Letter from T.C. Douglas to John Diefenbaker
REGINA, January 19th, 1959.
The Rt. Hon. J.G. Diefenbaker, Q.C.,
Prime Minister of Canada,
My dear Prime Minister:
The second session of the Twenty-fourth Parliament will undoubtedly soon be considering Bill C-60 "An Act for the Recognition and Protection of Human Rights and Fundamental Freedoms", which had its first reading in the House of Commons on September 5th, 1958. This bill, which is designed to recognize and declare the existence of certain basic rights and fundamental freedoms is a matter of concern, not only to members of Parliament, but as you can well appreciate, to the members of the ten provincial Legislatures of Canada and, for that matter, to every citizen of this country. With the objectives of the bill, few Canadians would disagree. The idea of rendering more secure those human rights and fundamental freedoms to which the bill makes reference is a worthy one. In 1947, the Province of Saskatchewan enacted a Bill of Rights Act, designed to assure freedom of religion and speech and freedom from discrimination in all aspects of life insofar as it is within the power of a provincial Legislature to do so. Thus, in a sense, your own province has pioneered the road toward expanded human rights and basic freedoms.
Other provinces have enacted legislation in specific fields as, for example, in the field of employment, where fair employment practices legislation has become the rule rather than the exception.
To date, the objectives of a bill of rights have been sought by ordinary legislation, since such action as provincial Legislatures have taken could only be achieved in this manner. While I entertain many reservations concerning the effectiveness of legislation in controlling or directing human conduct in many fields, nevertheless, such legislation has its place in at least clearly stating the views which a majority of the people of a province or of a nation may hold on issues relating to the conduct of human affairs. But what a Legislature or Parliament may do, a future Legislature and a future Parliament may undo. Thus, it is to be recognized that bills of rights which find expression in ordinary statutes can be ephemeral things, and under pressure, when they are most needed, can suddenly disappear. Subsequent legislation of a particular nature will have the effect of repealing earlier legislation of a general character and so it may well be that a Bill of Rights passed today with the utmost good faith , may gradually be whittled away by specific enactments over a period of years. Thus when it is sought to resort to its premises it may be found to virtually have vanished into thin air.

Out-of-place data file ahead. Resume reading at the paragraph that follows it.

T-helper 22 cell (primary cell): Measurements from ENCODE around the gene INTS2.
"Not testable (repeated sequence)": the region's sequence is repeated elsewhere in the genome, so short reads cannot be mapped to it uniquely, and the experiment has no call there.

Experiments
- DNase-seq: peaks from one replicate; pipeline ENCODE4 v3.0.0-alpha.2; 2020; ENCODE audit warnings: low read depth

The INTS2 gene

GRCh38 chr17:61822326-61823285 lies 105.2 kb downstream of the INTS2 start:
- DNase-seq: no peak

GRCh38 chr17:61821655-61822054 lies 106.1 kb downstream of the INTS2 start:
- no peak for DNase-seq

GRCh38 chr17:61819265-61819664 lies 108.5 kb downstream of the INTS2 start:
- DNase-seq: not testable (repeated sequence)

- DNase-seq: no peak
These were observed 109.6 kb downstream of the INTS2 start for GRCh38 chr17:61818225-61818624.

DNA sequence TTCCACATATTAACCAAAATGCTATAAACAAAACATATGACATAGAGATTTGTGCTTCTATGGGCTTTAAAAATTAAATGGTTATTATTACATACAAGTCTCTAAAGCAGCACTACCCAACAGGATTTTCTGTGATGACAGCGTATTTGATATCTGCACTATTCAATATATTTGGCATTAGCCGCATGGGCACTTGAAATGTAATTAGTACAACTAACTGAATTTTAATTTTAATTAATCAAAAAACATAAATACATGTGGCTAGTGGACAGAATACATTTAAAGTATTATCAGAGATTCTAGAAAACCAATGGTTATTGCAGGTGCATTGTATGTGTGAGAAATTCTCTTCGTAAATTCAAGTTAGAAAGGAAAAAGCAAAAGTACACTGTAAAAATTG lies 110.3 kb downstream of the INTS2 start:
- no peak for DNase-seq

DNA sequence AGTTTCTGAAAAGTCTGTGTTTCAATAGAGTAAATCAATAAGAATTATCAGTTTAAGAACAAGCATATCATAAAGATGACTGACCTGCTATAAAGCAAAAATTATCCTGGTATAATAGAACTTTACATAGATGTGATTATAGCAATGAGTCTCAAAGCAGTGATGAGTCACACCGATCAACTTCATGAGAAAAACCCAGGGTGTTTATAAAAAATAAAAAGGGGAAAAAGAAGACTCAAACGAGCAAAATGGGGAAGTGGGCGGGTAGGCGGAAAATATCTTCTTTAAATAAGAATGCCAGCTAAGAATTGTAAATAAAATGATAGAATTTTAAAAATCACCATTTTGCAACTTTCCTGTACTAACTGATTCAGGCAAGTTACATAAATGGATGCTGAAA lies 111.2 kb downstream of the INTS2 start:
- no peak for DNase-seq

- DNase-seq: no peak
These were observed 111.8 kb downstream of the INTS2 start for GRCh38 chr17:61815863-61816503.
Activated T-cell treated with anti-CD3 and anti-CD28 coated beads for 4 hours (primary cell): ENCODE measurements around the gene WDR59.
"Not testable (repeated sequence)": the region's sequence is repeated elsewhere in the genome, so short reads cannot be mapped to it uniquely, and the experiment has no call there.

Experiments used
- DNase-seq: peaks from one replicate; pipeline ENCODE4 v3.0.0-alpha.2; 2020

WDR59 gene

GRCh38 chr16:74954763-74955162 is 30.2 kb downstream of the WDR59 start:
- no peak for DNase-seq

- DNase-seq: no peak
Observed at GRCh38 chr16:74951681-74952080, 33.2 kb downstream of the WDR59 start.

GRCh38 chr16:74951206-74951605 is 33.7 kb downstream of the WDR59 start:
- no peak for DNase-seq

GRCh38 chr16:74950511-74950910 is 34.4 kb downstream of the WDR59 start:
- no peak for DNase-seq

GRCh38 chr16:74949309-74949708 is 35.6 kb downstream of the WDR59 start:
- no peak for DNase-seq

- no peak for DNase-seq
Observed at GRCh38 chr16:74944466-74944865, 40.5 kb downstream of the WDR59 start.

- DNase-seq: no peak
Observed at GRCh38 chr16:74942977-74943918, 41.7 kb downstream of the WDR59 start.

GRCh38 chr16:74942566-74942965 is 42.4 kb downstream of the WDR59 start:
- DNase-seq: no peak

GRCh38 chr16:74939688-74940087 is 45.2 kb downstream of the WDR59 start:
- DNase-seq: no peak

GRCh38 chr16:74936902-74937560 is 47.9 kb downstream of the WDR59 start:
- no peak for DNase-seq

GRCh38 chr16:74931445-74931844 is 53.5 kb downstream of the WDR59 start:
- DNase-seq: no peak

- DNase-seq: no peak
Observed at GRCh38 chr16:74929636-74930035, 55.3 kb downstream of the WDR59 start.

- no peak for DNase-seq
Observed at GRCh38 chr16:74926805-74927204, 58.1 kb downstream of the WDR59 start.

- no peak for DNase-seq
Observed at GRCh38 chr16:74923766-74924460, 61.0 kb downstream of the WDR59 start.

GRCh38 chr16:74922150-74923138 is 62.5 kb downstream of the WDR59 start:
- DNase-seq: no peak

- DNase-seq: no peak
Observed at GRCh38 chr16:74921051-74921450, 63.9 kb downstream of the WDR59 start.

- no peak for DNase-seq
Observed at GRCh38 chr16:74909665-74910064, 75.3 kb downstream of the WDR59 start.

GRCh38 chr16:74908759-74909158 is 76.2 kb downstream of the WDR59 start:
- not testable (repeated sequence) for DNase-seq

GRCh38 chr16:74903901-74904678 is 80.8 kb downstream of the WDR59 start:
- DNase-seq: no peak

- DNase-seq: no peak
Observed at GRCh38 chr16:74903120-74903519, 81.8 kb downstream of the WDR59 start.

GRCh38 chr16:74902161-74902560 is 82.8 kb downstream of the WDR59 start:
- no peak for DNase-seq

For this reason, many Canadians feel that in order that the human rights and fundamental freedoms of which the bill in question speaks may be rendered secure, they ought to find expression, not in an ordinary Act of Parliament but rather in amendment t o the constitution of Canada, The British North America Act. Now it will be recalled that in 1950, the Federal Government convened meetings in the months of January and September, attended by representatives of the Federal Government and by the Premiers and Attorneys General of the ten provinces of Canada for the purpose of considering methods by which The British North America Acts(1867 - 1949) might be amended in future. Unfortunately, the meetings resulted in no very tangible recommendations for action, but certain general classifications were made of the provisions of the Acts, insofar as they concerned amendment, these being six in all. They included:
- provisions which concerned Parliament only;
- provisions which concerned provincial Legislatures only;
- provisions which concerned Parliament and one or more but not a l l of the provincial Legislatures;
- provisions which concerned Parliament and all of the provincial Legislatures;
- provisions concerning fundamental rights (as, for instance, education, language, solemnization of marriage, administration of justice, etc.) and amendment of the amending procedure; and
- provisions which ought to be repealed.
Certain recommendations by the Attorneys-General of each province were made concerning the method by which each group of constitutional enactments might be amended and upon these there was general agreement.
It was generally agreed that provisions concerning fundamental rights should be added or amended by an Act of the Parliament of Canada and by Acts of the Legislatures of all of the provinces and this appears to have been a reasonable approach to a very fundamental problem.